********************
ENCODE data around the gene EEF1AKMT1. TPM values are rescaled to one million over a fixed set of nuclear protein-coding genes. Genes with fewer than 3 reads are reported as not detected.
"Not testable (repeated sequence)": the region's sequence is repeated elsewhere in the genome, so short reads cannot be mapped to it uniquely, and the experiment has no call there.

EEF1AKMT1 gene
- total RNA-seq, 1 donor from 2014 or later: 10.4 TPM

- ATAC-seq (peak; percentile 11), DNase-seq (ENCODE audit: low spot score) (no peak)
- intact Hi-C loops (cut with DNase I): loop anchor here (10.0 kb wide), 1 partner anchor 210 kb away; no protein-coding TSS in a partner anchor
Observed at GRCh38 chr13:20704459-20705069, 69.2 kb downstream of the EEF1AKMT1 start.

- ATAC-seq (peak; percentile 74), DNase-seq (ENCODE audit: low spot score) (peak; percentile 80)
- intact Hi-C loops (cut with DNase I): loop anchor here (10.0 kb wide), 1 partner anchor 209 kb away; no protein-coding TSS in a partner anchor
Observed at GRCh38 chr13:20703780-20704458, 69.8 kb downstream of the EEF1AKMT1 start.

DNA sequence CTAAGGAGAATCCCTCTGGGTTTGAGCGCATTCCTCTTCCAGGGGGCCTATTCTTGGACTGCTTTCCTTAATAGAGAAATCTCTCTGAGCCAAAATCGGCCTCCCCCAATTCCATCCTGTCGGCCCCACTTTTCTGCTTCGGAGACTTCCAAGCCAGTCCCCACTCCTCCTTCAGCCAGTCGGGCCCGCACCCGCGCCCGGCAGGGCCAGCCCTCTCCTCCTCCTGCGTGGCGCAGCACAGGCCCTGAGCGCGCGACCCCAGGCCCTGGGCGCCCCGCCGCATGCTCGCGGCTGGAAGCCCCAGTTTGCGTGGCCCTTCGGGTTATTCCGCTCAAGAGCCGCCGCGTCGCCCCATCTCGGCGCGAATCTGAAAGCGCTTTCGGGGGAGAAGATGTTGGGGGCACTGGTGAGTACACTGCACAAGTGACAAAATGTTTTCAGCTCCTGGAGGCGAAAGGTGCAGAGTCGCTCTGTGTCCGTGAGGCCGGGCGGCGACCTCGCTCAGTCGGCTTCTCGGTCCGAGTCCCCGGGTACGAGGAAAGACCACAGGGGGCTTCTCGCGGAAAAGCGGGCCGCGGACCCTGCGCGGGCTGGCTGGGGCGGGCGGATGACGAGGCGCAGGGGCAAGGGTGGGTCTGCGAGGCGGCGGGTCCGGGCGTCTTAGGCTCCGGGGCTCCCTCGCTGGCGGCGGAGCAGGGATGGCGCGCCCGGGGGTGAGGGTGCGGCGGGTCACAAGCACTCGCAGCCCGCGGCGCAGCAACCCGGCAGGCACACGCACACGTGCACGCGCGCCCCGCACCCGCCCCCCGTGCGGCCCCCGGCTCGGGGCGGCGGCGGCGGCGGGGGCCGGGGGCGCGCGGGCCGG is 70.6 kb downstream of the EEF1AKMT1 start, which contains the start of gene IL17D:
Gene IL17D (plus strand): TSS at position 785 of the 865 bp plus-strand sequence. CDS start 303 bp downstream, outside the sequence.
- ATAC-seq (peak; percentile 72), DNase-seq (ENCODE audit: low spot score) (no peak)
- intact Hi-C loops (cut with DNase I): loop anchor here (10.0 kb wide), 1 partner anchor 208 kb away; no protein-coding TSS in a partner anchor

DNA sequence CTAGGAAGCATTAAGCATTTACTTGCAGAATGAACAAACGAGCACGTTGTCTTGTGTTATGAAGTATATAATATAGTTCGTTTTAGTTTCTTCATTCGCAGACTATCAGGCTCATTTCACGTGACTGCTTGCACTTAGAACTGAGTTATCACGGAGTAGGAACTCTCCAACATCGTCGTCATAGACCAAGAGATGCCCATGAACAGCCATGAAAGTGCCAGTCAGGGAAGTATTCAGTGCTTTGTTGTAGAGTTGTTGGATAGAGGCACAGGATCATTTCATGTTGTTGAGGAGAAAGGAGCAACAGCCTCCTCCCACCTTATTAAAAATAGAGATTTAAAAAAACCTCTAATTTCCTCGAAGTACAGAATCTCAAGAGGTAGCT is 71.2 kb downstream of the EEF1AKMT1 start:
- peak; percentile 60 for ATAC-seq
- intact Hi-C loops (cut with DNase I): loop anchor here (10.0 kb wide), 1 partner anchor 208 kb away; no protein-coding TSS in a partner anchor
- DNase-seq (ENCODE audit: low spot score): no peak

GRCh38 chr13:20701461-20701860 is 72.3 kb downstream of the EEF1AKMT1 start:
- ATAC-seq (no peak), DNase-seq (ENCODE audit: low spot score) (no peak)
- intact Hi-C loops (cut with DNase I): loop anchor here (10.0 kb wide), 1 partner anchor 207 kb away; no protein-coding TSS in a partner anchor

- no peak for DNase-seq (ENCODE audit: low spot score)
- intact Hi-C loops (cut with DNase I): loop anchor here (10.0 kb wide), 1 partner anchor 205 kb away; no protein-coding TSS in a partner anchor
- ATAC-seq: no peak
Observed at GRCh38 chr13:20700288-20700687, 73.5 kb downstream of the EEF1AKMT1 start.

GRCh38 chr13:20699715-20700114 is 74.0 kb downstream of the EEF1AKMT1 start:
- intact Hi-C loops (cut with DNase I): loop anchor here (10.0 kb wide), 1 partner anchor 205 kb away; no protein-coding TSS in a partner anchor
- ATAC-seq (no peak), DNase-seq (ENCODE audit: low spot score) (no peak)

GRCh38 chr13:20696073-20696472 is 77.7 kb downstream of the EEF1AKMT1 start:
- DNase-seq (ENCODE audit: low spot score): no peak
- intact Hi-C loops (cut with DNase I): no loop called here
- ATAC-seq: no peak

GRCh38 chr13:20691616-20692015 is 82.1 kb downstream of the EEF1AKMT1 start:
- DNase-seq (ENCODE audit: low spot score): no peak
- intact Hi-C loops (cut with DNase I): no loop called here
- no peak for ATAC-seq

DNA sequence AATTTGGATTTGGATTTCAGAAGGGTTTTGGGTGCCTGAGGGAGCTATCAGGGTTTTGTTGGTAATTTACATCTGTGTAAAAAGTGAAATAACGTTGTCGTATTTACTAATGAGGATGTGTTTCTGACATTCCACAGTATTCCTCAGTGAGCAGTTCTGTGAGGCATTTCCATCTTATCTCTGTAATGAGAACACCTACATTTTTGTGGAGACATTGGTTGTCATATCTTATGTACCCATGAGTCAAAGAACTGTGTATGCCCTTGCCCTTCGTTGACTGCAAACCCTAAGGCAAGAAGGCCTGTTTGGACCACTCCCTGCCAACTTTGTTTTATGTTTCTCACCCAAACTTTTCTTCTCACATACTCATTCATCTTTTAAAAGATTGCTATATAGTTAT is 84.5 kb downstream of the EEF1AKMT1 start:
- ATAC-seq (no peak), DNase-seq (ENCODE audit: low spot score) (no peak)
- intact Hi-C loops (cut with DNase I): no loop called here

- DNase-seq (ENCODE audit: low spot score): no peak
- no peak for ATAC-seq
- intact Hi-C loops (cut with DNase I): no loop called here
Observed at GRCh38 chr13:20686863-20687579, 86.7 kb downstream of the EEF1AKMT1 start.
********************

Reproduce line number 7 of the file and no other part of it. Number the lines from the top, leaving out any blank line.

Observed at GRCh38 chr13:20704459-20705069, 69.2 kb downstream of the EEF1AKMT1 start.